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Maturing skin: reflections from a woman in her early 50s

The other day I video-chatted with a young friend.

I’d just woken up from a bad night (well – a series of bad nights).

I thought, Should I put on moisturizer and lipstick? Nah, I told myself, it’s fine. I’m used to looking fine. I’m used to looking good. But my awareness, it seems, hasn’t caught up to the reality of me.

After your 40s, it goes down fast.

Well, I turned on the video camera and I was shocked! shocked I tell you, by the aging, the maturing, the sagging. Who is that woman?! I refuse to accept her. I sit up straight, I throw hair over my jaw, I pout. She will not go away.

The visceral response this engendered in me has me reeling. Who am I? How do I respond to this reality?

To people who have not known us before, maybe I look pretty good for my 50s. I could look better, sure; I could lose weight and have a tighter chin and jaw. But to others, who are used to seeing the Best of the Best Facebook Profile pictures, the sudden decline (why do I call it decline?) may be shocking. I imagine seeing the shock in their eyes. Is it real? Are they really shocked?

For some reason, most of my friends tend to be younger than me. This has been the case for many years. The nature of my immigrant career trajectory is, in part, the reason. It took me longer to get from Country A to B to C. It took me longer to get from Postgraduate Degree A to B to C to D. It took me longer to wade through Marriage Market A to B to C.

Maybe it’s because I radiate that Cool Older Person vibe that is both comforting and fun to young folk. Maybe I am a sort of Peter Pan, who hasn’t embraced her age properly.

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For whatever reason, I often find myself comparing myself to the young folk in their prime that I am surrounded by. This is not healthy.

The young folk in their prime that I interact with – not to generalize but for the most part, they are not worrying about their now-permanent, deep, dark eye-bags. They have, for the most part, a gentle smoky eye, easily covered by a lightweight concealer. On my eye bags, the concealer must be caked on to have any impact; in which case, it is cakey and cracks and it is more of an insult than an improvement.

My young friends aren’t dealing with a sagging set of matching jowls. They are contouring with bronzer to get a better set of cheekbones. I never had cheekbones, and now I am losing whatever jaw-line I had a few years ago.

My gaze is cruel and brutal, dwelling upon the lines across my neck, the frown-lines set into my brow. How did I come to be this body and face? And how will I come to accept it, as it shifts and melts even more?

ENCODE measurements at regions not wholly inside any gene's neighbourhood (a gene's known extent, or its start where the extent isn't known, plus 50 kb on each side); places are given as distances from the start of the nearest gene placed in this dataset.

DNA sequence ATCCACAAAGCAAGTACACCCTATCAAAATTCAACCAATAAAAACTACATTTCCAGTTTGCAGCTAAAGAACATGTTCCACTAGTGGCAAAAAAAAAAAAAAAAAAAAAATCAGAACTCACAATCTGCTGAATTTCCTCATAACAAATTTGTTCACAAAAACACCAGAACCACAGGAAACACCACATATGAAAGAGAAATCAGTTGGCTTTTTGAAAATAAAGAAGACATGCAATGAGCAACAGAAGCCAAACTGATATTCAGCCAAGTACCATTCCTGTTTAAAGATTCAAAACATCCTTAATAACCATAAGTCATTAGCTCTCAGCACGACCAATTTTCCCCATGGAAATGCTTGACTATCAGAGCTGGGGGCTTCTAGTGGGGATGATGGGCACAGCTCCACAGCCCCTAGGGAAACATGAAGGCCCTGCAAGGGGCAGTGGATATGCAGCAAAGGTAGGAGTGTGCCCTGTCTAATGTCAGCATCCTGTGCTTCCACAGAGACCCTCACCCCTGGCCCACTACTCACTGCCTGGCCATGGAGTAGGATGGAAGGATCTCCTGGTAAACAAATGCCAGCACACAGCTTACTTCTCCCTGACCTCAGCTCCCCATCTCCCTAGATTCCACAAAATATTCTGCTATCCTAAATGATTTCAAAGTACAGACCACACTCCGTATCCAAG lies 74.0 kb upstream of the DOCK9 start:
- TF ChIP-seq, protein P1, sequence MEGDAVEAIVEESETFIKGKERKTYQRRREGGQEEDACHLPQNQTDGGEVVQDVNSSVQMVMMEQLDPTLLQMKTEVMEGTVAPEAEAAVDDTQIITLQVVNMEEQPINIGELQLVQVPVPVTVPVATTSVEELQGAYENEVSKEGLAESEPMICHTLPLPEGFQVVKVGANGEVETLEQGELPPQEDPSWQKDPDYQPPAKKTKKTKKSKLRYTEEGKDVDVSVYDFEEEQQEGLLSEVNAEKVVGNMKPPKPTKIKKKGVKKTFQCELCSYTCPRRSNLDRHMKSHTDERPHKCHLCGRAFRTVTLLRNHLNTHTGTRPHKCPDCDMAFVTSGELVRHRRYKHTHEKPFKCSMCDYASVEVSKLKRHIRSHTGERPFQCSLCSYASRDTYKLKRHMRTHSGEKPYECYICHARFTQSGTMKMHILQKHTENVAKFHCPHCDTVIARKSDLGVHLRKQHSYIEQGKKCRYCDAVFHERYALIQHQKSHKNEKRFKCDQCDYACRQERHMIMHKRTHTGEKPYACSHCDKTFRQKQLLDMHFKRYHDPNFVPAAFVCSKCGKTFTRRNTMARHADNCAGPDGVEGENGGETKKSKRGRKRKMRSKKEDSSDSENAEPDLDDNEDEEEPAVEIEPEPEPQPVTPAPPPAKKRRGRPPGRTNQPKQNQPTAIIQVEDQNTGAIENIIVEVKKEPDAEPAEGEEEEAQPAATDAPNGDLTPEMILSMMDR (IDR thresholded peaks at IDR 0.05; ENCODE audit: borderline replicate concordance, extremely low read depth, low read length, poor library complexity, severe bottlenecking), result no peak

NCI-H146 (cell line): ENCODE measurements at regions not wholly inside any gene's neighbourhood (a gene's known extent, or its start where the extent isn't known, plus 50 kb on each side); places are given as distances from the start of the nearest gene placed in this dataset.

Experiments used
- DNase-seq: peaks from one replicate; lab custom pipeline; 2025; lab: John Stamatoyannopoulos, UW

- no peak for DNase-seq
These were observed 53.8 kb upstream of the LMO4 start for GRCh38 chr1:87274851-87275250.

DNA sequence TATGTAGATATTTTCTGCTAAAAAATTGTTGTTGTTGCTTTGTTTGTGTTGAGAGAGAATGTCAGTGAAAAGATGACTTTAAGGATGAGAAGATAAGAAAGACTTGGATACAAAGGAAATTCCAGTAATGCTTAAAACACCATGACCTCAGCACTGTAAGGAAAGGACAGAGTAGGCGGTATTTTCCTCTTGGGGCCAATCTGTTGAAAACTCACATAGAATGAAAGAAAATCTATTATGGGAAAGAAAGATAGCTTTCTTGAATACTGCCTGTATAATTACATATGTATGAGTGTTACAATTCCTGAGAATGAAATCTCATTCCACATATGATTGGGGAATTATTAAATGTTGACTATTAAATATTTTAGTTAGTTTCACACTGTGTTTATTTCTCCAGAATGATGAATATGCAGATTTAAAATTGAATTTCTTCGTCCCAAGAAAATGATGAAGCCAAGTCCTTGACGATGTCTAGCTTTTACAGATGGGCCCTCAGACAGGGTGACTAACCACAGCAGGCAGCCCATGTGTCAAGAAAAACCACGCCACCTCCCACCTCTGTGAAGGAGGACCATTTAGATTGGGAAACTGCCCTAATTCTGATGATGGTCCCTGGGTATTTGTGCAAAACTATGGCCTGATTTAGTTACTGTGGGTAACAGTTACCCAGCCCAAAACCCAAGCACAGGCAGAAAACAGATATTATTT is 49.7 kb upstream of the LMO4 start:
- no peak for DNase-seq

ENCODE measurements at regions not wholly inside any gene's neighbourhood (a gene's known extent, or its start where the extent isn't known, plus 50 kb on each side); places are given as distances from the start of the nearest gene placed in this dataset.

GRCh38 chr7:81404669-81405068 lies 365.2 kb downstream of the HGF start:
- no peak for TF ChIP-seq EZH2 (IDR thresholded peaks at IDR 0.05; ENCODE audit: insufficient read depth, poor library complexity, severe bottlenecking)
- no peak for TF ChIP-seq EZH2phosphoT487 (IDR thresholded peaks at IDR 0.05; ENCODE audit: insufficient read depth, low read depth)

Do a google images search for aging or maturing women: you’ll find a lot of Helen Mirren and Jane Fonda-types – gorgeous women with a bit of grey hair in pixie cuts and tight jawlines. Your “diverse” representation tends to be of this type: basically perfect, gorgeous, graceful, skinny women with a palatable dash of age thrown in. The people who are really plastic-surgery-free-aging are on those “aging the worst” websites. Regular older women are – to some degree – scrubbed.

Does our heavily visual culture have room for me in my 50s and my 60s? Or will I increasingly become a sight that engenders discomfort and erasure? Must I be hidden away, except for a 5-year old studio photograph? If I do not submit to photographic filters and a whole new make-up regimen, may I still be seen with joy and pleasure? If not, how do we re-train our eyes, our minds, our hearts to embrace lines, wrinkles, sag, and change?

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Chicago-Lahore video-chat reflections

Video chatted with family in Lahore this morning. Everybody’s in my ammi’s room. She’s massaging my niece’s foot and my nieces is lying on her tummy; my nephew & his new wife are cuddling with my sister-in-law; my brother’s excited about binging on Game of Thrones. And everyone is talking at the same time.

They’re well ٱلْحَمْدُ لِلَّٰهِ
I miss them and I miss that hamster party on the bed.

I left all that for a room of my own, for being a separate person, for health, for education, for cerebral conversations, for a certain gendered religious life, for – what, fame? Precarity? A rugged individualist economic life?

But in some ways, it just happened and it wasn’t a choice. It’s still totally unclear. If it was a choice, I’m still not sure I made the right one.